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Connecticut Town Celebrates Doctor Who Pioneered Radio-Iodine Use In Cancer Treatment

Dr. Saul Hertz
Courtesy of Barbara Hertz
Wikimedia Commons
Dr. Saul Hertz

The Town of Greenwich, Connecticut, is honoring the late Dr. Saul Hertz, who 80 years ago today administered the first medical use of radio-iodine therapy to treat hyper-thyroidism. He then pioneered the use of targeted cancer therapies.

His daughter Barbara Hertz, who lives in Greenwich, said Dr. Hertz figured out that he could both diagnose and treat cancer using radio-iodine.

“I think he would be dancing in heaven that his vision of utilizing radioactive substances to diagnose and treat disease is, not only here in the United States, but is being used worldwide and has saved hundreds of hundreds of thousands of lives,” Barbara Hertz said.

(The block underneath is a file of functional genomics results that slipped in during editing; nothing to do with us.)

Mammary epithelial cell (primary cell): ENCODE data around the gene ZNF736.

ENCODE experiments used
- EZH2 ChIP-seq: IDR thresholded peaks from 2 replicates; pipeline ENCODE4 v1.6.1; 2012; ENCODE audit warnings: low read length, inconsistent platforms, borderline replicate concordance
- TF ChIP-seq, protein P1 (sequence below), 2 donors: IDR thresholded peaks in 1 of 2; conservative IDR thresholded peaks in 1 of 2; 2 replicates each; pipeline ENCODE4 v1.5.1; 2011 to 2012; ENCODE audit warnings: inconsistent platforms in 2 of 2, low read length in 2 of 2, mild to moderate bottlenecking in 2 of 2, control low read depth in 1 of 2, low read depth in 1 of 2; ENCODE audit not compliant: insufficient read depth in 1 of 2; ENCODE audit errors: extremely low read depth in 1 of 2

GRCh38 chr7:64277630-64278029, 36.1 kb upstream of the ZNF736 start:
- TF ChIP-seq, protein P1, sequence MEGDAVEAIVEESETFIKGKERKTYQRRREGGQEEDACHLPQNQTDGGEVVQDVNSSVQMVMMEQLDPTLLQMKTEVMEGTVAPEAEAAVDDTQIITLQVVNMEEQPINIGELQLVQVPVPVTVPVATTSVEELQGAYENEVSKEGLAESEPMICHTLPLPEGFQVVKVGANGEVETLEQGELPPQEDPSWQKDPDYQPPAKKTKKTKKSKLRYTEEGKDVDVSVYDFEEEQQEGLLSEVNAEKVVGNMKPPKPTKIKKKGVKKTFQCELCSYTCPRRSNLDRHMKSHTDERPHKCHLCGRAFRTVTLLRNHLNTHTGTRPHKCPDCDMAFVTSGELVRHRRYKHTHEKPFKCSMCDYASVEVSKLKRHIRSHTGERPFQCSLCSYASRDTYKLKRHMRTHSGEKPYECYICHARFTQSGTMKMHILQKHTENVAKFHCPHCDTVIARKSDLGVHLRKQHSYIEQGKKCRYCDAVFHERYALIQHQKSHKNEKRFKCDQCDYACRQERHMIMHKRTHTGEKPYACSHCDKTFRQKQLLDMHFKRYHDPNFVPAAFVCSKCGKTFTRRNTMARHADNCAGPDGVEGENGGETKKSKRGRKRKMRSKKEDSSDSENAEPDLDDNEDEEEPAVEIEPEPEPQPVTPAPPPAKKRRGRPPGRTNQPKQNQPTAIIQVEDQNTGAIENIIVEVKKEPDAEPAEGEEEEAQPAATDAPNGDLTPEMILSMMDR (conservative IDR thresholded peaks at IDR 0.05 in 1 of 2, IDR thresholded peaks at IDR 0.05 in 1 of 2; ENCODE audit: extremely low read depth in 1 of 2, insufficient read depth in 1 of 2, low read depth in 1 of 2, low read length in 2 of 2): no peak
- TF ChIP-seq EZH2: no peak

Dr. Hertz died in 1950.

Besides today being declared “Dr. Saul Hertz Nuclear Medicine/RadioPharmaceutical” Day in Greenwich, where his papers are archived, Hertz is being honored with several “atomic cocktail” parties across the medical field.

Terry Sheridan is an award-winning audio journalist. As part of his duties as Senior Director of News and Education, he developed a unique and award-winning internship program with the Stony Brook University School of Communications and Journalism, where he is also a lecturer and adjunct professor. He also mentors graduate fellows from the Sacred Heart University Graduate School of Communication, Media, and the Arts.